Advertisement
12/03/2021

CBRE’S Brandon Isner on retail’s beckoning future

Image

Retail has become quite the conundrum. We hear that retail has never been worse. Then retail has never been better. We eat up those headlines, because let’s face it – the general public has a bigger window into the state of retail than any other commercial real estate sector. We can walk by office buildings, or hotels, or apartment buildings and not know what’s going on inside those walls. But we can all take a walk through a retail center and see which shops have vacated or which restaurants have a line out the door.

But it brings us to a point: extremes supply the averages. Because in reality, retail spaces are increasing their productivity on a per sq. ft. basis, quite steeply. In short, retailers are doing more with less.

How is that possible? We always hear that the U.S. is over-retailed. That we’re headed for a retail apocalypse. Well, we’re not.

Within commercial real estate, black swan events such as the COVID-19 pandemic can encourage very quick and sharp reaction. This is what we’ve seen in retail. Foot traffic was reduced to zero for non-essential retail. E-commerce share of total retail sales ballooned as consumers had few other choices. Grocery spending took back the higher position with its battle against restaurants on who rules food and beverage sales.

But things began to recover. The foot traffic analytics company Placer.ai reports that traffic has surpassed 2019 levels even some of the super-regional malls which media have branded as “endangered.” E-commerce’s share of total sales has stabilized as of late. Spending at restaurants has once again topped grocery receipts. Again, extremes supply the averages.

“We always hear that the U.S. is over-retailed. That we’re headed for a retail apocalypse. Well, we’re not.”

What are the averages? Retail availability remains is currently sitting near 10-year lows, as per CBRE’s Q3 2021 Retail Figures report. The turbulence of COVID-19 was nowhere near what we saw during the Great Financial Crisis. That was an extremely difficult combination, a boom of retail development followed by a two-year recession. In comparison, our current situation is much more manageable.

Rent growth tells a similar story. According to CBRE’s Econometrics Advisors, retail rent growth went negative in 2008 and stayed there until 2012. Since then, rent growth has been modest, but steady. Post-pandemic rent growth has accelerated and is expected to continue. Rent growth for open-air retail centers is expected to average 2.3% annually from 2022 through 2025.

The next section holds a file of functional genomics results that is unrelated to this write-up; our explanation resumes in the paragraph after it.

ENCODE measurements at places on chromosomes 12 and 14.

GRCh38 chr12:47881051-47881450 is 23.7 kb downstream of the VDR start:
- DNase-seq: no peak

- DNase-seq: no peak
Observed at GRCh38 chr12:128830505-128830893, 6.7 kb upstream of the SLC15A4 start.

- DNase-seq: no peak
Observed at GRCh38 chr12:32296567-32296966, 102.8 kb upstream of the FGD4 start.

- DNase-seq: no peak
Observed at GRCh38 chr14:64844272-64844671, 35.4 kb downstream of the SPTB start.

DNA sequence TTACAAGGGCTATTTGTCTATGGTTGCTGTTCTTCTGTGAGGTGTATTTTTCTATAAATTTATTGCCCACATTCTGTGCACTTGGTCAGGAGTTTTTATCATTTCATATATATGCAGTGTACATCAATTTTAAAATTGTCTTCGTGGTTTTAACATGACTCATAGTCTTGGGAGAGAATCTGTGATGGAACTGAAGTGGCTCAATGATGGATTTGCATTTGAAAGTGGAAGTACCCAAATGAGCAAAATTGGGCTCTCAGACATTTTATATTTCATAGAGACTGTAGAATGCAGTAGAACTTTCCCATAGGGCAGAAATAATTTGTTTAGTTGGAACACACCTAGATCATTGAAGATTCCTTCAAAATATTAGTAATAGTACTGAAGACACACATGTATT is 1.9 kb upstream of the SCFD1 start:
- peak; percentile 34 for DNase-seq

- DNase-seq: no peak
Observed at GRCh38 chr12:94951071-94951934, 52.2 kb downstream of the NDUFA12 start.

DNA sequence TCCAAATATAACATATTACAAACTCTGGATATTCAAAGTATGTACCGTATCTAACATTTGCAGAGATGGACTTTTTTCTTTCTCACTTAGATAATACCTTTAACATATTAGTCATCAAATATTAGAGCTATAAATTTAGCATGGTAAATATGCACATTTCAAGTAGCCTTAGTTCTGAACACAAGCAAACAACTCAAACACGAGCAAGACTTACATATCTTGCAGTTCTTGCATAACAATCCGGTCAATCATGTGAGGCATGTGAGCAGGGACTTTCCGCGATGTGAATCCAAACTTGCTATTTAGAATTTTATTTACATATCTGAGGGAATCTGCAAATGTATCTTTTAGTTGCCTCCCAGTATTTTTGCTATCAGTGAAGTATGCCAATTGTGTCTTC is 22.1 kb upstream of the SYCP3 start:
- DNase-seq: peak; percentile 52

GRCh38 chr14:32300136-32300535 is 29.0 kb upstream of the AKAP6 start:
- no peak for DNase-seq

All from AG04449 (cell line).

All in all, brick-and-mortar retail spaces are elevating their productivity. The boom within retail supply early in the century did a number on the sales per sq. ft. of existing assets. However, the recession in 2008 almost immediately cut off the retail development pipeline, which never again has risen above long-term completion averages. This allowed retail sales to catch up with supply. On an indexed basis, sales per sq. ft. in retail have almost completely recovered to those early 2000’s levels, and I believe they could be surpassed in 2025.

From 2010 until 2020, retail sales grew by 42%, while retail supply grew just 4%, as per a recent study by CBRE Research. Online sellers fueled much of that growth, but brick-and-mortar is now rapidly benefitting from omnichannel activity. M-commerce—buying on mobile phones—has accelerated buy-online-pick-up-in-store and eMarketer predicts an increase of 19% in m-commerce for the 2021 holiday season, totaling upwards of $97 billion.

Retailers still face challenges this holiday season. They’re forced to offer inflated hourly wages and signing bonuses to entice seasonal workers. Supply chain issues abound. Retailers are attempting to negotiate the obstacle by inflating inventory or are attempting to spread the shopping season over a longer period of time. Some large retailers are even hiring their own cargo vessels in hopes of bypassing port congestion.

Concerns aside, the 2021 holiday season is shaping up to be an exciting one. It is expected to generate record levels of sales volume and go a long way toward restoring retail confidence for 2022 and beyond. This December returns us all to the gift-giving, coffee dates, dinners, reunions, and camaraderie robbed from us in 2020. But, for this holiday season and beyond, retail is back and open for business.

About the Author

Brandon Isner
Brandon Isner is an associate research director at CBRE and its leading expert on Florida markets. Read More